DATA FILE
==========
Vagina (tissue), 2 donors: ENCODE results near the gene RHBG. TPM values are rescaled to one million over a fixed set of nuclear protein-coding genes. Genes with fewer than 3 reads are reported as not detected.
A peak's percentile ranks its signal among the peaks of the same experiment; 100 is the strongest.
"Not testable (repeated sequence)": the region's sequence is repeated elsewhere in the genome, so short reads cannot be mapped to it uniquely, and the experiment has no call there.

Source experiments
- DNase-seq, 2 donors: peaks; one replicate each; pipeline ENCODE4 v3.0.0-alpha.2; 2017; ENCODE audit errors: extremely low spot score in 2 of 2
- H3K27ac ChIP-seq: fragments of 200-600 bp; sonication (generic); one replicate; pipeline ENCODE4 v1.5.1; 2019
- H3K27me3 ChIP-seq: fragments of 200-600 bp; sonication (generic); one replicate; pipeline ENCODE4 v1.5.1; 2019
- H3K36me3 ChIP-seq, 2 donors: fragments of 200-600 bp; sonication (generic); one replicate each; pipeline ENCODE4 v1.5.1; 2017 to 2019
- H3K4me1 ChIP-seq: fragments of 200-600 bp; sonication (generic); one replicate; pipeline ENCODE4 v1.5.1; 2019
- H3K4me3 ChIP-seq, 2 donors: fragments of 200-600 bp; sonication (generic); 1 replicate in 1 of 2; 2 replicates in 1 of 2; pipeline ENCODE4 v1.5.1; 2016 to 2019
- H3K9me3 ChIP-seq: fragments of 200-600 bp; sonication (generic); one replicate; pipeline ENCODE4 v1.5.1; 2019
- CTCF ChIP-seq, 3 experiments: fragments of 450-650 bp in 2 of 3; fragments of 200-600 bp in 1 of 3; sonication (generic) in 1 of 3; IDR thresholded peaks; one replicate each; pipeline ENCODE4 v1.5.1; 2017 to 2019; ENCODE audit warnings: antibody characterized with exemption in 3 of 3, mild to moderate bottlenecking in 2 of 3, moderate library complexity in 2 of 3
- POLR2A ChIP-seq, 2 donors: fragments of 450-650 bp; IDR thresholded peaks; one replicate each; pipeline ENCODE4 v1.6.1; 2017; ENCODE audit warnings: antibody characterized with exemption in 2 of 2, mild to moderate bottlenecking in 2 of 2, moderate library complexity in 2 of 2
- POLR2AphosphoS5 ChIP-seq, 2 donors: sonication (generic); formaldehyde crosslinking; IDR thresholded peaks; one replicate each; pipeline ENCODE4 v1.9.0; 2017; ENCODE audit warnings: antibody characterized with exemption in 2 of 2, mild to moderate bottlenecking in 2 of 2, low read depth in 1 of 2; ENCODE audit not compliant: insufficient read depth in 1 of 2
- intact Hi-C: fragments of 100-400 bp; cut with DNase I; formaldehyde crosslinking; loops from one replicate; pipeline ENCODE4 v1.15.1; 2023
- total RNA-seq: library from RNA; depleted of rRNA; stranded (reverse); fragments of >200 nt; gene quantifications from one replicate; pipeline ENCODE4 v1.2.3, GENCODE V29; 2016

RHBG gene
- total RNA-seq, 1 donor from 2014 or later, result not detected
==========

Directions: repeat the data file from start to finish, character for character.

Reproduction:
Vagina (tissue), 2 donors: ENCODE results near the gene RHBG. TPM values are rescaled to one million over a fixed set of nuclear protein-coding genes. Genes with fewer than 3 reads are reported as not detected.
A peak's percentile ranks its signal among the peaks of the same experiment; 100 is the strongest.
"Not testable (repeated sequence)": the region's sequence is repeated elsewhere in the genome, so short reads cannot be mapped to it uniquely, and the experiment has no call there.

Source experiments
- DNase-seq, 2 donors: peaks; one replicate each; pipeline ENCODE4 v3.0.0-alpha.2; 2017; ENCODE audit errors: extremely low spot score in 2 of 2
- H3K27ac ChIP-seq: fragments of 200-600 bp; sonication (generic); one replicate; pipeline ENCODE4 v1.5.1; 2019
- H3K27me3 ChIP-seq: fragments of 200-600 bp; sonication (generic); one replicate; pipeline ENCODE4 v1.5.1; 2019
- H3K36me3 ChIP-seq, 2 donors: fragments of 200-600 bp; sonication (generic); one replicate each; pipeline ENCODE4 v1.5.1; 2017 to 2019
- H3K4me1 ChIP-seq: fragments of 200-600 bp; sonication (generic); one replicate; pipeline ENCODE4 v1.5.1; 2019
- H3K4me3 ChIP-seq, 2 donors: fragments of 200-600 bp; sonication (generic); 1 replicate in 1 of 2; 2 replicates in 1 of 2; pipeline ENCODE4 v1.5.1; 2016 to 2019
- H3K9me3 ChIP-seq: fragments of 200-600 bp; sonication (generic); one replicate; pipeline ENCODE4 v1.5.1; 2019
- CTCF ChIP-seq, 3 experiments: fragments of 450-650 bp in 2 of 3; fragments of 200-600 bp in 1 of 3; sonication (generic) in 1 of 3; IDR thresholded peaks; one replicate each; pipeline ENCODE4 v1.5.1; 2017 to 2019; ENCODE audit warnings: antibody characterized with exemption in 3 of 3, mild to moderate bottlenecking in 2 of 3, moderate library complexity in 2 of 3
- POLR2A ChIP-seq, 2 donors: fragments of 450-650 bp; IDR thresholded peaks; one replicate each; pipeline ENCODE4 v1.6.1; 2017; ENCODE audit warnings: antibody characterized with exemption in 2 of 2, mild to moderate bottlenecking in 2 of 2, moderate library complexity in 2 of 2
- POLR2AphosphoS5 ChIP-seq, 2 donors: sonication (generic); formaldehyde crosslinking; IDR thresholded peaks; one replicate each; pipeline ENCODE4 v1.9.0; 2017; ENCODE audit warnings: antibody characterized with exemption in 2 of 2, mild to moderate bottlenecking in 2 of 2, low read depth in 1 of 2; ENCODE audit not compliant: insufficient read depth in 1 of 2
- intact Hi-C: fragments of 100-400 bp; cut with DNase I; formaldehyde crosslinking; loops from one replicate; pipeline ENCODE4 v1.15.1; 2023
- total RNA-seq: library from RNA; depleted of rRNA; stranded (reverse); fragments of >200 nt; gene quantifications from one replicate; pipeline ENCODE4 v1.2.3, GENCODE V29; 2016

RHBG gene
- total RNA-seq, 1 donor from 2014 or later, result not detected